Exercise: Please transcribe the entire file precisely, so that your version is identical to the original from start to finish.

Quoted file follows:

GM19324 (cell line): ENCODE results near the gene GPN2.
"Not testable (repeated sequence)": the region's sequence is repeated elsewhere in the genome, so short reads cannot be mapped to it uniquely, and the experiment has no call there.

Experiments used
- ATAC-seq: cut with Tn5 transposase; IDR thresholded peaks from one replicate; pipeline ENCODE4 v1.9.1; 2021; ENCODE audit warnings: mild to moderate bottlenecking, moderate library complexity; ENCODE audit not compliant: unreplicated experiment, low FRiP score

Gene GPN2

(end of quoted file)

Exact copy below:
GM19324 (cell line): ENCODE results near the gene GPN2.
"Not testable (repeated sequence)": the region's sequence is repeated elsewhere in the genome, so short reads cannot be mapped to it uniquely, and the experiment has no call there.

Experiments used
- ATAC-seq: cut with Tn5 transposase; IDR thresholded peaks from one replicate; pipeline ENCODE4 v1.9.1; 2021; ENCODE audit warnings: mild to moderate bottlenecking, moderate library complexity; ENCODE audit not compliant: unreplicated experiment, low FRiP score

Gene GPN2